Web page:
Steven Wilf


A mid-eighteenth-century traveller noted with surprise that parents in London regularly took their children to watch hangings. Upon returning home, the children would be whipped so that they would remember the spectacle. Yet by the 1780s, such literal dependence upon the visual as part of punishment was in retreat. Increasingly, the criminal justice system relied on what remained unseen but imagined. This essay explores how eighteenth-century England discovered the importance of imagination in criminal punishment. It traces the remaking of London's public execution ritual from a spectacle that sought to maximize the number of spectators to its abandonment of large-scale public processions. The sources that have been drawn upon are different from those used for most legal history: stillborn reform proposals, manuscripts left by the architect of Newgate Prison, fabulous and frightening images of punishment conjured up by private citizens, voyeuristic drawings of hangings, and the sketchy notes of administrative figures who hoped to set boundaries for voluble execution crowds.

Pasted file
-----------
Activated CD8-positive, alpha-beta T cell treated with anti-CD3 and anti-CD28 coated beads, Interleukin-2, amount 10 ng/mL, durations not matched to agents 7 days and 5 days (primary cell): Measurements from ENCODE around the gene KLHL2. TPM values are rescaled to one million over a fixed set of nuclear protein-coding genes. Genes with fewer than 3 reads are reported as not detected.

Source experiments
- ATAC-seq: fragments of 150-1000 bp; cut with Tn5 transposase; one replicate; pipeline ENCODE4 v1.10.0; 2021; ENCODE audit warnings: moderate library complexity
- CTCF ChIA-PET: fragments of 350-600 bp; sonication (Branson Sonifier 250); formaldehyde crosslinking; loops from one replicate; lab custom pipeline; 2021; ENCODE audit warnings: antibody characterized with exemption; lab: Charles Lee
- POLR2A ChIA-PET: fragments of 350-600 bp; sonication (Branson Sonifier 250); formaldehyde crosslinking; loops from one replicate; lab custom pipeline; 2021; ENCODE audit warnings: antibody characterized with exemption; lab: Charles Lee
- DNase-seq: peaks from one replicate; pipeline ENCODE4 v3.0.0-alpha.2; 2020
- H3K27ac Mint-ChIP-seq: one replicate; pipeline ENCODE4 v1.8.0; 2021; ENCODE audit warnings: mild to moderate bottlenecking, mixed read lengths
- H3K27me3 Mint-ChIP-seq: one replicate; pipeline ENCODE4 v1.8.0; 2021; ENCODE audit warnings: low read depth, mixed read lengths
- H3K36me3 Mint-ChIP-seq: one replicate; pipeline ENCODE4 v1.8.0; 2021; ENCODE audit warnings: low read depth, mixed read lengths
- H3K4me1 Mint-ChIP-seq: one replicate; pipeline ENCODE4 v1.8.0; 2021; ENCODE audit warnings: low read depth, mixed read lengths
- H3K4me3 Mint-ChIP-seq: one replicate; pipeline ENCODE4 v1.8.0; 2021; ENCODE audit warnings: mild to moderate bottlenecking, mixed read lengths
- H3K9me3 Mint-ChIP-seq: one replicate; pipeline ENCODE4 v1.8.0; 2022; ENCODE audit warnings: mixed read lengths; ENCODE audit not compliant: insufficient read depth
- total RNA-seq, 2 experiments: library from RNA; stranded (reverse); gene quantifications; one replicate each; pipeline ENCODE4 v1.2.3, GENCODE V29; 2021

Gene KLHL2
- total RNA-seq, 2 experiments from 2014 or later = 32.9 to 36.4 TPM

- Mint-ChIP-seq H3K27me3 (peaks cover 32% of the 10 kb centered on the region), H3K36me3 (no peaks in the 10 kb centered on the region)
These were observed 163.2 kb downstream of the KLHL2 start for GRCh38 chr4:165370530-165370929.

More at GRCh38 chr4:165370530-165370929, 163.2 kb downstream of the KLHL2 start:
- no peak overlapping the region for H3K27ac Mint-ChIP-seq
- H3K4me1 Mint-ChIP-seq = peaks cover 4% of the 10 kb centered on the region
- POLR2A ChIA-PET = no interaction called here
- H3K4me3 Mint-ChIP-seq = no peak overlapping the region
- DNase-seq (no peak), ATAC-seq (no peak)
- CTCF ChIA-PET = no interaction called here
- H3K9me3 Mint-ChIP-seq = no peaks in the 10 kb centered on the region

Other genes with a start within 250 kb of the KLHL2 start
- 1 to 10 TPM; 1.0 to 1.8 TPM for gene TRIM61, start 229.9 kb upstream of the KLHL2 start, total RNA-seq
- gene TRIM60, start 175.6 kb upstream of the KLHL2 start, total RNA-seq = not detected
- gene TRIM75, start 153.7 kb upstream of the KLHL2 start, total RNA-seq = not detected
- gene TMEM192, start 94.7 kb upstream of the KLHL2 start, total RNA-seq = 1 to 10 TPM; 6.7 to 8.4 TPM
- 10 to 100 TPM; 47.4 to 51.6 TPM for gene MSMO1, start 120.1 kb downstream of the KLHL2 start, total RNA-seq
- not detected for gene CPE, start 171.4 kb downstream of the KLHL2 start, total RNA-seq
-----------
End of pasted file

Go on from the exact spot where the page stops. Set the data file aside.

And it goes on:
Such fragmentary and obscure sources, aesthetic theory, and the inner world of imagination may not seem significant for shaping the development of criminal legal process. Yet punishment is a cultural construction. Not simply the boundaries of criminality - what activities are criminalized or how seriously society will punish offenders - but the very representational quality of punishment itself becomes the outer garb of criminal law. The problem is how the symbolic meaning of public executions and other punitive rituals should be interpreted.